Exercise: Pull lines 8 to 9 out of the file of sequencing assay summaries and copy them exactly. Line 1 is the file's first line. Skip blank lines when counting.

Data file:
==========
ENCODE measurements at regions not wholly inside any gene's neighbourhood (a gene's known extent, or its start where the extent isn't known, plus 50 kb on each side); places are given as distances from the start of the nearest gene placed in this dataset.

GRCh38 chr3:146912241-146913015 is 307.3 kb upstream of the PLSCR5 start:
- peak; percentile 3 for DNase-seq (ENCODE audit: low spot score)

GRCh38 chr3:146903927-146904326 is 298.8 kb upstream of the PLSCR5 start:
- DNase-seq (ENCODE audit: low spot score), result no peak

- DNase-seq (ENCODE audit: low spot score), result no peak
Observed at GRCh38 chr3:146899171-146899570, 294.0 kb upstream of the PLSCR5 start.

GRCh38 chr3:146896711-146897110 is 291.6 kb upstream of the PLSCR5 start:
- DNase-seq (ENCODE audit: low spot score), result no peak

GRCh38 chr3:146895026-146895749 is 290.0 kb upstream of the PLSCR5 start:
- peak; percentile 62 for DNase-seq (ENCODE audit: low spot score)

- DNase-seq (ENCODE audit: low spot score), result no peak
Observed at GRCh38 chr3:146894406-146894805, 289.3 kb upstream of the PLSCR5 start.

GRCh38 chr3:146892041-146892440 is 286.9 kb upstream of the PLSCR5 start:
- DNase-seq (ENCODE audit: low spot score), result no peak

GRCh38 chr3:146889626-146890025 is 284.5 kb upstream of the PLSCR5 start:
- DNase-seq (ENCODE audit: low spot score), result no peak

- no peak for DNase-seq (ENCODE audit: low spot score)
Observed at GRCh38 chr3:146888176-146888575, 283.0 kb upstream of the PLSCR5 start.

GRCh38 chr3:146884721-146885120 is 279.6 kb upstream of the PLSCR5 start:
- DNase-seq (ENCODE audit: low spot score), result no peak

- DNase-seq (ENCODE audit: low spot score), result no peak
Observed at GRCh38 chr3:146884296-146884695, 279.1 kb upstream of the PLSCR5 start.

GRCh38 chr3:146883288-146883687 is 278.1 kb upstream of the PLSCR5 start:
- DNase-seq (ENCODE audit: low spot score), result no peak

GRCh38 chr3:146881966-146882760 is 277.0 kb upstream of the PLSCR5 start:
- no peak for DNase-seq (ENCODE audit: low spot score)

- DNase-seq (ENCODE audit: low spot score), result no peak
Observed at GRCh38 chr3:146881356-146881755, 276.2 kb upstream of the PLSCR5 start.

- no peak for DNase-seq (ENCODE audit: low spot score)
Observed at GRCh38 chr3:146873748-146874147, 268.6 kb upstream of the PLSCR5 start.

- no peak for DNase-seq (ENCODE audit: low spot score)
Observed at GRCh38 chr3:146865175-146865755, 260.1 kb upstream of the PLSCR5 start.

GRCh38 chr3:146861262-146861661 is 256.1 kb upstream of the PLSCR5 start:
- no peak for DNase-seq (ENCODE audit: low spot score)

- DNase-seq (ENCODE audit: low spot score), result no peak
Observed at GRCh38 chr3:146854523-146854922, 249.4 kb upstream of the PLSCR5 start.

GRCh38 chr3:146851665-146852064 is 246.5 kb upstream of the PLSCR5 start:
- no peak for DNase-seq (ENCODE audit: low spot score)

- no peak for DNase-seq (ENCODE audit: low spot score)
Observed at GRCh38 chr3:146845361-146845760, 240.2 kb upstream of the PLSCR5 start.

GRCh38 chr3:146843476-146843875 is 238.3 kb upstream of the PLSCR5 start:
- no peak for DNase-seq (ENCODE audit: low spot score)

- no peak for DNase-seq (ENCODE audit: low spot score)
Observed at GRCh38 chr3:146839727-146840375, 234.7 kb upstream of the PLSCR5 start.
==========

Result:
GRCh38 chr3:146896711-146897110 is 291.6 kb upstream of the PLSCR5 start:
- DNase-seq (ENCODE audit: low spot score), result no peak